Tuesday, December 31, 2013

15 Grandmothers

On Sunday we went to a lecture at Netanya Academic College given by Genie Milgrom from Miami, Florida, sponsored by Casa Shalom (the Inst. for Marrano-Anusim Studies) and the Intl. Inst for the Study of Secret Jews (Bnei Anusim) at the College. Genie's story is amazing, yet is now part of a world-wide movement of people of Spanish or Portuguese ancestry who are discovering their Jewish roots.

Genie described how she had a conventional Catholic upbringing and she and her whole family were quintessentially Catholic. But, Genie felt an affinity with Jews and at College started to learn about Judaism, her teacher was ironically a nun who specialized in the Old Testament. Genie was married and had two children, yet this desire to know about Judaism persisted, and at the age of 30 she made the decision to convert. She separated from her husband, and none of her siblings nor her children felt any such interest. She received an Orthodox conversion and then married an Orthodox Jew.

It was when her grandmother died that she received a shock. Her grandmother, who had never said anything to her about having Jewish origins, left her a small box and in it was a gold Magen David (Star of David) and a chamsa (good luck charm). This led her to start investigating her origins, and she soon followed her family tree back from Cuba to northern Spain, to a small isolated village near the Portuguese border named Fermoselle from which her grandparents had emigrated. With the help of a Spanish genealogist she was able to trace her family tree back over 500 years, to before the Jewish expulsion from Spain.

This extensive family tree went back 15 generations, and since she could trace a maternal ancestry that far, and the original family names were typical Sephardic Jewish ones, she decided to go to Israel and request from the Rabbinate a "certificate of return" showing that she had been Jewish by birth and actually did not need to convert. She went to Jerusalem with all her evidence, but the Rabbi rejected her request because he said that merely having the names and the family tree did not prove that she was Jewish. She had to prove that her family had been Jewish at some point and that Jews did indeed live in Fermoselle.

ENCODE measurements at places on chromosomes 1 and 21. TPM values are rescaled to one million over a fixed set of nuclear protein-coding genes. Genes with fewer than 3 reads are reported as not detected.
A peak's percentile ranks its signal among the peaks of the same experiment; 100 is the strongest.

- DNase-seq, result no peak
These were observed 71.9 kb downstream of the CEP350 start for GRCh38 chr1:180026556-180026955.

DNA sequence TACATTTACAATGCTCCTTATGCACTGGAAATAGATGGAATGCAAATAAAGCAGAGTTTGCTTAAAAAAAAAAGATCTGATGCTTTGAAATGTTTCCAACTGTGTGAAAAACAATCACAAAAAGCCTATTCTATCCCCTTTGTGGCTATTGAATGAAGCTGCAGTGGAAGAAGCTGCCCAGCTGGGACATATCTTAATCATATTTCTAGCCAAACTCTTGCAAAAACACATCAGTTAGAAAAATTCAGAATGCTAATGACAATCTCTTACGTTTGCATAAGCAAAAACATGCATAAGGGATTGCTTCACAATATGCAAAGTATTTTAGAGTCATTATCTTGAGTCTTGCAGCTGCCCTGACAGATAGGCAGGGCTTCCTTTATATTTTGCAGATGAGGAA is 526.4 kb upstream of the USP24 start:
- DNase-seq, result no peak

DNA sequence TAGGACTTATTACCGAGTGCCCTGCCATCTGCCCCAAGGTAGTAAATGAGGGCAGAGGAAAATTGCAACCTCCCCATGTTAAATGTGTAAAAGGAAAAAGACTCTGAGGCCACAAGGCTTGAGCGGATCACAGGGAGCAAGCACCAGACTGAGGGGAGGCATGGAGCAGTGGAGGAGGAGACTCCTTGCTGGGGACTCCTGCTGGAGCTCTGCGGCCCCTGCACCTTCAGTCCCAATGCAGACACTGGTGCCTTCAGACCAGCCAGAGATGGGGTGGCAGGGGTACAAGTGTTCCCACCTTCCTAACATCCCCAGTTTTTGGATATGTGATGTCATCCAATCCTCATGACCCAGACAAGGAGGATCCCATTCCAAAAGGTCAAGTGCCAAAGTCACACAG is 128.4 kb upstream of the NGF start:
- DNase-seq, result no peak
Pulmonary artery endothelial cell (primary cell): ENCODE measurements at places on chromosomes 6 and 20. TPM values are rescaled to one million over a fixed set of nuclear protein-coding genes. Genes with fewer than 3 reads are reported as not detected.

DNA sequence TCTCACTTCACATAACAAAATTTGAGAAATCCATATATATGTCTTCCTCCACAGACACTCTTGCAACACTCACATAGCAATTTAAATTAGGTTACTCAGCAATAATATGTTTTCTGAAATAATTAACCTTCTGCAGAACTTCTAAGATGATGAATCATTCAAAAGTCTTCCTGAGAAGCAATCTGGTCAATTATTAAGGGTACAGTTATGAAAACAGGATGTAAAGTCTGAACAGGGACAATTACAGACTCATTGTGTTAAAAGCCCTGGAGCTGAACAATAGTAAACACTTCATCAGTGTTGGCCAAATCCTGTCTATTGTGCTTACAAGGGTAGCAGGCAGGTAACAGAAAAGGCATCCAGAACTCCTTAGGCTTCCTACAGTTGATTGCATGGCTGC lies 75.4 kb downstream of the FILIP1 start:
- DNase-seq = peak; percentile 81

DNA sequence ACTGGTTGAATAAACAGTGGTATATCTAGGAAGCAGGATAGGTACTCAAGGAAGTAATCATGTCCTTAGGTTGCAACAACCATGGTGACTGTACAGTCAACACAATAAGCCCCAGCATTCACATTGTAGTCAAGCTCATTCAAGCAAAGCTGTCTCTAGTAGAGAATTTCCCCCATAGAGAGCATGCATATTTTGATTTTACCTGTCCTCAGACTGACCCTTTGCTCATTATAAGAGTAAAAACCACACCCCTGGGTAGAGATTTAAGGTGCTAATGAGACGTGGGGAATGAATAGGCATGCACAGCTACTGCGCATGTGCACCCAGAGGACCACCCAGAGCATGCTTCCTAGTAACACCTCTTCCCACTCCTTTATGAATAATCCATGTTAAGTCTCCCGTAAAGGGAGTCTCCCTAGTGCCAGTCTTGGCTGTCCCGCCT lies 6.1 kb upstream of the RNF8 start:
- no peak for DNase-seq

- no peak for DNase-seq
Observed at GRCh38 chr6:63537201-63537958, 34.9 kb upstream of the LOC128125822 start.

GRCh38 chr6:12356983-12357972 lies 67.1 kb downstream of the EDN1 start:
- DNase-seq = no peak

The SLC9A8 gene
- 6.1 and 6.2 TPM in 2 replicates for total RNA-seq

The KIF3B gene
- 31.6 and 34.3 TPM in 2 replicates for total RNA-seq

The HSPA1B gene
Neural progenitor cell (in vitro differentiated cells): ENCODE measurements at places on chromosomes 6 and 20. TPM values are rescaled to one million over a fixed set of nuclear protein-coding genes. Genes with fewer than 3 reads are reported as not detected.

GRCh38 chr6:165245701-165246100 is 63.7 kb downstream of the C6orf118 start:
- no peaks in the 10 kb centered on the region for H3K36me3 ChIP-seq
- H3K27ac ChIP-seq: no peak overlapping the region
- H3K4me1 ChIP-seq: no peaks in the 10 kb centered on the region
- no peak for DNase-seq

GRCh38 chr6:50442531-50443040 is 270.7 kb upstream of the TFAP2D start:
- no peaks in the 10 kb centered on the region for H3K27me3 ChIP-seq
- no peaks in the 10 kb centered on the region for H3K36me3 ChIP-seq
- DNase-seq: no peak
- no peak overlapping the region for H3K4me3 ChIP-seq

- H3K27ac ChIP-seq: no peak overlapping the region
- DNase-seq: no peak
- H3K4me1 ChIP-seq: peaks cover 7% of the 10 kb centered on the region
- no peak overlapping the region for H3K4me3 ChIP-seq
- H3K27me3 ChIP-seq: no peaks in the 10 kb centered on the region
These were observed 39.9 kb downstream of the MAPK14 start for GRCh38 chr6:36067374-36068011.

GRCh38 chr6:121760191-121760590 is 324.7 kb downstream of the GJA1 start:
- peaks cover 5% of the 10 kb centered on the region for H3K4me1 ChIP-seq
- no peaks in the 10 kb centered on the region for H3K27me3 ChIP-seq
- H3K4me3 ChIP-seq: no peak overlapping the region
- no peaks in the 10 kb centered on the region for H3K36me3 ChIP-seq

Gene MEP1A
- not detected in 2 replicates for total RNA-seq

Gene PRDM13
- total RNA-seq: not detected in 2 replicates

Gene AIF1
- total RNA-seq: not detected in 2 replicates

When she went to Fermoselle, everyone she met there denied that there had ever been Jews in Fermoselle and she could find no evidence of any Jewish presence. Also, her searching of the records of the Inquistiion produced no evidence of Jewsh practices in her family or in Fermoselle, since those records (usually controlled by the Church) meticulously document all evidence of forbidden Jewish practices in Spain during the years 1478-1834. However, she did discover that there were a warren of tunnels under the village of Fermoselle, that could have been used for secret meetings, and that these tunnels connected to others submerged under the River Duero that forms the nearby border between Spain and Portugal. It was rumored that Secret Jews (descendents of conversos, who had been forced to convert to Christianity) used these tunnels to escape from the Inquisition in Spain into Portugal.

Genie was able to trace her descendents to villages where they had settled in Portugal, and further when she examined the separate archives of the Inquisition there (held in Lisbon) that started later in Portugal (in 1536), she discovered that many of her ancestors had been investigated by the Inquisition there for carrying out practices recognized as Jewish, such as wearing clean shirts on Saturday (Shabbat), or not eating pork, etc. She also went back to Fermoselle and this time a woman she met in the Church took her to see "the synagogue" which turned out to be a private home that had many centuries before housed a synagogue and had a mikve in the basement. As she came to know people and they trusted her she was taken to see another synagogue, which this time had a clear hollow cut out of the stone to house the torah. She also found some inscriptions carved into the stones of houses which delineated the region of the ancient Juderia.

She took this evidence back to the Rabbi in Jerusalem and he issued her a certificate of return, accepting her as being Jewish from birth. This also included her own children, even though they remain practising Catholics. She has returned to Fermoselle with experts from Madrid, who are now documenting her finds and scouring the nearby villages for similar evidence of former Jewish presence. Genie Milgrom showed a short video of her experiences in Fermoselle and has self-published a book entitled "My 15 Grandmothers, the journey of my soul from the Spanish Inquisition to the present" (more details can be found at www.geniemilgrom.com).


Post a Comment

<< Home